By Tom Haglund
Wanderers far from home are not at all uncommon among the birds of the world — after all, they do have wings. We get our fair share of visitors from other environments here in Loreto.
This Broad-billed Hummingbird may be a mere 170 kilometers from home, but its route to Loreto was almost entirely over water (Gulf of California), and completely devoid of food along the way. It may have made the most arduous trip of this bunch. This is the fourth year in a row it has been seen in Nopoló, and that probably indicates that it is the same bird. It seems perfectly healthy, but we can’t help but suspect some degree of loneliness!
The Scissor-tailed Flycatcher is the state bird of Oklahoma, and its normal range isn’t really a lot closer than that, perhaps 500 kilometers average. For a bird that eats insects in agricultural areas, a trip across deserts, mountains, and expanses of salt water seems unthinkable. They have been seen at least twice here in Loreto; once it was a male and female together. Maybe a case of the old, “Let’s try a new neighborhood.”
The Chilean Lake Duck and the Monk Parakeet are both from at least 5,000 kilometers south and likely arrived so far north in captivity. The duck could have escaped a zoo or some other kind of collection, and it is widely accepted that the Monk Parakeets were originally introduced through the pet trade.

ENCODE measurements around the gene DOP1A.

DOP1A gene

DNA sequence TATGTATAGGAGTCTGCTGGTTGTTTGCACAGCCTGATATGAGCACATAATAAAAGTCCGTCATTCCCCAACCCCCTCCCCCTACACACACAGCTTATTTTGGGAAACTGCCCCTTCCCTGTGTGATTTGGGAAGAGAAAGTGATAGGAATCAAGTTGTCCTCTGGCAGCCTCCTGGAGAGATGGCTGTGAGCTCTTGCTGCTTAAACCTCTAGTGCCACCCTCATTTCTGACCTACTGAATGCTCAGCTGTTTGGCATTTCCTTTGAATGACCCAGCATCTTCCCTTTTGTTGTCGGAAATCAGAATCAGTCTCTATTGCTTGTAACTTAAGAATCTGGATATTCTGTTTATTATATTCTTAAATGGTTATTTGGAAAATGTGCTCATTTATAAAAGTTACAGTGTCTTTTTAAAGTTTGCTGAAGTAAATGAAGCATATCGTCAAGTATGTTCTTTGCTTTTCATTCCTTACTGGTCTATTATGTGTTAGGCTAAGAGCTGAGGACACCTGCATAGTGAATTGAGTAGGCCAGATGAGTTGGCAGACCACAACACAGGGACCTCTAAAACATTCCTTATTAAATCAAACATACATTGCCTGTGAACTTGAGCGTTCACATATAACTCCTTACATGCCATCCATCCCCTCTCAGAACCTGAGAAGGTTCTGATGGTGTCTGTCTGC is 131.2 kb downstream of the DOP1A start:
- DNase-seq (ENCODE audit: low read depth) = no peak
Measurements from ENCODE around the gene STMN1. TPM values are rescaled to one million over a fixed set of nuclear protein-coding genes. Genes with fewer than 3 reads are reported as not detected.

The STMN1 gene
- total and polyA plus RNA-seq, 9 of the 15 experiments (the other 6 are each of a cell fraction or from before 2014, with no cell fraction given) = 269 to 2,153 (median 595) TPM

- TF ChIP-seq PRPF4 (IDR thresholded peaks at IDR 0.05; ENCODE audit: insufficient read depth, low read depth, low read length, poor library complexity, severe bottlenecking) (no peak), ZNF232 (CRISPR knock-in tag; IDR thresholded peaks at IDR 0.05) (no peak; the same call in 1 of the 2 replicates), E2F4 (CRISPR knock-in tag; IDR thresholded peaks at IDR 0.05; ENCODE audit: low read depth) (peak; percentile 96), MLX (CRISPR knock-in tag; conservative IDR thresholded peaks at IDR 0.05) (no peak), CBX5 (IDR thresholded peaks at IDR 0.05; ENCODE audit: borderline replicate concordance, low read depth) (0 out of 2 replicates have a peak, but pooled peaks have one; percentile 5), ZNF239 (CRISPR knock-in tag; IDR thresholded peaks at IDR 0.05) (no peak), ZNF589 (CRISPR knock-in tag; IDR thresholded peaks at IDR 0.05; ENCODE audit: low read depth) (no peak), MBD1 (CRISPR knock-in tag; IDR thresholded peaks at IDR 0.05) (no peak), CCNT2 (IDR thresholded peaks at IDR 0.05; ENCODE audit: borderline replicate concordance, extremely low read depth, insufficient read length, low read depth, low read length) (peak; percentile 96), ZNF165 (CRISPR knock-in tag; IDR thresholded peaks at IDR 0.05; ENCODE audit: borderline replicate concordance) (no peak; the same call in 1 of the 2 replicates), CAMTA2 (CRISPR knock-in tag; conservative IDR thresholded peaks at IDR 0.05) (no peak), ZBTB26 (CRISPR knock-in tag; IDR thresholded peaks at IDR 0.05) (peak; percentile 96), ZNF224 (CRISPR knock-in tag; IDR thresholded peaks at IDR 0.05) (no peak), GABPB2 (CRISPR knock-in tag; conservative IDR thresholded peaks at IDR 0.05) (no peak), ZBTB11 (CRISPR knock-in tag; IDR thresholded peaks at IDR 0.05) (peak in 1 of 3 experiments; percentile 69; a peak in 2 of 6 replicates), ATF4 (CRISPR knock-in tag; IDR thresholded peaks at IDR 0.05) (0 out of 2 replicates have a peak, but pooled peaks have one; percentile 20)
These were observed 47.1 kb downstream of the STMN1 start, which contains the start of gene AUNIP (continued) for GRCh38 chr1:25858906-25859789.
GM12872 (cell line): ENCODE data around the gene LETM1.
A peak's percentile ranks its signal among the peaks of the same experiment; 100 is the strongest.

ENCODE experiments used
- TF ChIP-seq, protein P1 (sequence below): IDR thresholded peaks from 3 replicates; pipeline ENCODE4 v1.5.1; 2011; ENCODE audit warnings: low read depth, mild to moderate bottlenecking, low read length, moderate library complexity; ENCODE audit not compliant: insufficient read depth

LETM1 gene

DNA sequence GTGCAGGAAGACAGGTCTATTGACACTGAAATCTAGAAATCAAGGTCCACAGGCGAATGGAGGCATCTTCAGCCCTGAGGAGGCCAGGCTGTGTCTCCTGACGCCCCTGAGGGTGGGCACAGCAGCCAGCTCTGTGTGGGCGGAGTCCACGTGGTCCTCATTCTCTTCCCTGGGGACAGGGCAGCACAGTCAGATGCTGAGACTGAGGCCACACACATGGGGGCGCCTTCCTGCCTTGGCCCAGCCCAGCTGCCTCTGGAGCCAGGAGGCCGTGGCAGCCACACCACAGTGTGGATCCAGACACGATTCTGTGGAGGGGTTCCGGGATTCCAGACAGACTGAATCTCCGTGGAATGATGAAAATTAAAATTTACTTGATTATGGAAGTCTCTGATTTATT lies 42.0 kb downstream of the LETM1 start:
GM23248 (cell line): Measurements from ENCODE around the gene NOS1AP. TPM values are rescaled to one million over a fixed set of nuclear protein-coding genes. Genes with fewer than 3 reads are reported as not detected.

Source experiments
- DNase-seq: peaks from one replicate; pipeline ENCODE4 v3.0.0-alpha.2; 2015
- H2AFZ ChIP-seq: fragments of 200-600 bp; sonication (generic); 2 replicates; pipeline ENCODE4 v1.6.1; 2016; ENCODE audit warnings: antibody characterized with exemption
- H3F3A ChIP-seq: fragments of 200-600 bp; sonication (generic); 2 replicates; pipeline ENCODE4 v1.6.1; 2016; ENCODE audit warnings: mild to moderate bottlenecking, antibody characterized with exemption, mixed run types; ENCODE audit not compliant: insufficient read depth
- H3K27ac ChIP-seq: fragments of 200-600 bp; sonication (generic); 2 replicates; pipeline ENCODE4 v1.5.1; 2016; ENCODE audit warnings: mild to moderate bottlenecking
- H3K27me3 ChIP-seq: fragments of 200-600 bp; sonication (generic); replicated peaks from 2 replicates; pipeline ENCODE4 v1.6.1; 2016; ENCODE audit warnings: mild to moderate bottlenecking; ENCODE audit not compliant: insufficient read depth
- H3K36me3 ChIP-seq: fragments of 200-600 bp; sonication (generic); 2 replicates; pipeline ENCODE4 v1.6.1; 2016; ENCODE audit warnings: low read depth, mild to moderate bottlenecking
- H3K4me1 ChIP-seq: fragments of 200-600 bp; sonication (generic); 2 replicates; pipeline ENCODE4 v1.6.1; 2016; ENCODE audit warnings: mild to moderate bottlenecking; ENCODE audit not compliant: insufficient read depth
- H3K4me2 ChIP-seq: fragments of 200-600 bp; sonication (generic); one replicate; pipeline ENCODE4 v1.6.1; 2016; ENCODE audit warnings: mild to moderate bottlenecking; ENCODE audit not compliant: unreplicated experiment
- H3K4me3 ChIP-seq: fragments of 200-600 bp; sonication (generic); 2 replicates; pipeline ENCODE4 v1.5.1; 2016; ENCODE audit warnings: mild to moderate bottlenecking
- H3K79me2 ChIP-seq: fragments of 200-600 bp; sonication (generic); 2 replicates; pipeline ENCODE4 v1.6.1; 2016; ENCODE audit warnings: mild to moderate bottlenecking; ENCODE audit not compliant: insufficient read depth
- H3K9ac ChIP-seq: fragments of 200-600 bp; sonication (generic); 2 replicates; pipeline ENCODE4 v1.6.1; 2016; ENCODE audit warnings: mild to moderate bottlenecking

Of the group presented here, only the Monk Parakeet has hung on and made Baja California Sur its new home. There are perhaps 50 in Loreto’s breeding colony. They are also thriving as introduced species in other areas of both North and South America.
Calendars Still Available
If you suddenly realized it’s 2018 and you didn’t
get a beautiful calendar, it’s not too late!
The calendars are available for sale by check in the USA and Canada – mailed to:
Eco-Alianza de Loreto, A.C.
3419 Via Lido, Ste 402
Newport Beach, California 92663
$10.00USD + shipping – $3.14 USA
$10.00USD + shipping – $9.45 Canada
$180 MXN or $10.00 USD – Purchased in Loreto.
We accept debit, credit cards and cash.
Local purchases for calendars in Loreto can also be made by debit, credit card and cash.
Calendar sales help support Eco-Alianza’s Environmental Education programs for Loreto youth and are also available at Eco-Alianza’s downtown headquarters, Jackson Gallery in the Plaza, Hotel La Mision and several supporting retail locations in town, and at Corazón Café in Loreto Bay.
Centro Comunitario para el Medio Ambiente
#3 Miguel Hidalgo